It’s been about a year since I had to be a switchman last. It’s like riding a bicycle- my legs were a little wobbly at first, but it all came back to me once more. Over the past four nights I have been back at it again doing twelve hour shifts each night. Last night I was soaked because of the rain. I was quite literally “Getting My Feet Wet” once more.
A part of me enjoyed doing this job again at first. Seeing some of my favorite graffiti art that I hadn’t seen in ages has been a real treat. I remember many of the images and it’s odd to see them show up again.
However, I’d like it to be over soon. I’m hoping that things settle down and the conductors return into their regular roles. They are more apt to doing this type of job than I am. I don’t feel that I am as good as I once was that’s for sure. But if I have to, I will do what is required of me until such a time that I won’t be needed.
And here I thought my career was moving away from working nights in the rain. Oh well.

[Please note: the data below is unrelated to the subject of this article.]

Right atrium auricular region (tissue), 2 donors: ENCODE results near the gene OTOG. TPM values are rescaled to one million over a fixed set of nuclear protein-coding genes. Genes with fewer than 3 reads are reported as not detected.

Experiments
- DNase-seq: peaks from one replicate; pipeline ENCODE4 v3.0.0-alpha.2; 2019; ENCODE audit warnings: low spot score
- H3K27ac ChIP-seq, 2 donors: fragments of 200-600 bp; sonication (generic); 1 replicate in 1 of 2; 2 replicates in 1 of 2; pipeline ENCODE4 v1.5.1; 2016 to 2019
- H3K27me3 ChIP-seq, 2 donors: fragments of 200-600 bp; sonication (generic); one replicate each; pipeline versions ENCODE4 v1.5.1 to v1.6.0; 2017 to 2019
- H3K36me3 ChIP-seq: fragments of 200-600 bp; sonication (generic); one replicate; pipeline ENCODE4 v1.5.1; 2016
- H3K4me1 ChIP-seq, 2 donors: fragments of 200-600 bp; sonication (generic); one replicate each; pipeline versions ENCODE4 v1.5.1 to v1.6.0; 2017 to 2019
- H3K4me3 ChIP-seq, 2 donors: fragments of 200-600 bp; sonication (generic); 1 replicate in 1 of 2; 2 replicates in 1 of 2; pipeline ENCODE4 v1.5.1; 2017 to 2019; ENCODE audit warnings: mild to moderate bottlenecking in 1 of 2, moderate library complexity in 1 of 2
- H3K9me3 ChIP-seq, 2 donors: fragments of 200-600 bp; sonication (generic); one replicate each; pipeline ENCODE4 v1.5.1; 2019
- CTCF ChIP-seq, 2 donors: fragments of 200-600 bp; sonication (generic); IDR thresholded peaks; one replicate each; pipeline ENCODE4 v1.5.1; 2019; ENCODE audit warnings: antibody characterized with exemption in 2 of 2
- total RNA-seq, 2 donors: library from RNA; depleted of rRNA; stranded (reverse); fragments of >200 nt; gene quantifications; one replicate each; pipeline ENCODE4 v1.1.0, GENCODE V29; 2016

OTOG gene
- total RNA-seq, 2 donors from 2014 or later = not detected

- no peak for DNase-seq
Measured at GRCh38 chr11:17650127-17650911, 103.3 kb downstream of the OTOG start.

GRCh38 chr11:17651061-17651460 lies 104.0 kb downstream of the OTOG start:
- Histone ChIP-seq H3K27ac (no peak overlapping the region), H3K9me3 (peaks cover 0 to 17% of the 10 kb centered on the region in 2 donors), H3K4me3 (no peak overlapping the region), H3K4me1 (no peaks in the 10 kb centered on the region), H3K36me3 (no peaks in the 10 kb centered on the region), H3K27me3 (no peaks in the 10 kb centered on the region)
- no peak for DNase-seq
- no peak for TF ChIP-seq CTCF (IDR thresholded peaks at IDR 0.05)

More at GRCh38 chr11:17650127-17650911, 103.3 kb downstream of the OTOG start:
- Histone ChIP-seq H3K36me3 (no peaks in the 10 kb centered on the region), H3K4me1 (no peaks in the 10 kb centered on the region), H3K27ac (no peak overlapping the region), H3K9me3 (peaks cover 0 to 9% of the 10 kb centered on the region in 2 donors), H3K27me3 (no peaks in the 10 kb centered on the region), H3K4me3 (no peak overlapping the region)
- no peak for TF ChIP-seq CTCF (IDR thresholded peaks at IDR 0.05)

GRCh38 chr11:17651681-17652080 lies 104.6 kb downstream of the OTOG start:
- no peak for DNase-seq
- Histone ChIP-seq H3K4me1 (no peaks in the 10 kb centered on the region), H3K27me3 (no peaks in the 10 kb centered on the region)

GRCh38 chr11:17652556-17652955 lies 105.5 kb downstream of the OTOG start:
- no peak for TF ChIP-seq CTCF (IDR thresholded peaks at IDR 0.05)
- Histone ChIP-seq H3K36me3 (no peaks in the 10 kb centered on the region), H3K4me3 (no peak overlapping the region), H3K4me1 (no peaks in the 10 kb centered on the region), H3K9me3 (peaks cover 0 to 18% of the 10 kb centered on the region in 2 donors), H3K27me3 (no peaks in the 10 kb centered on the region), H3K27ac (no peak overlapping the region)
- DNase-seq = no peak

Everyday I cross two sets of train tracks near our home. I’ve been doing this for over a decade now. Recently they changed one of the crossings.
They removed the stop sign and installed some lights. Needless to say that many of the local residents are having a difficult time adjusting. Since many have lived here for a long time. Even though I know it has signals and no more stop sign, I still slow down as I approach. Perhaps it’s the railroader in me exercising caution.
At the other crossing I sometimes stop and take a photo. There can be something beautiful about the skyline and the tracks that needs to be immortalized in a picture.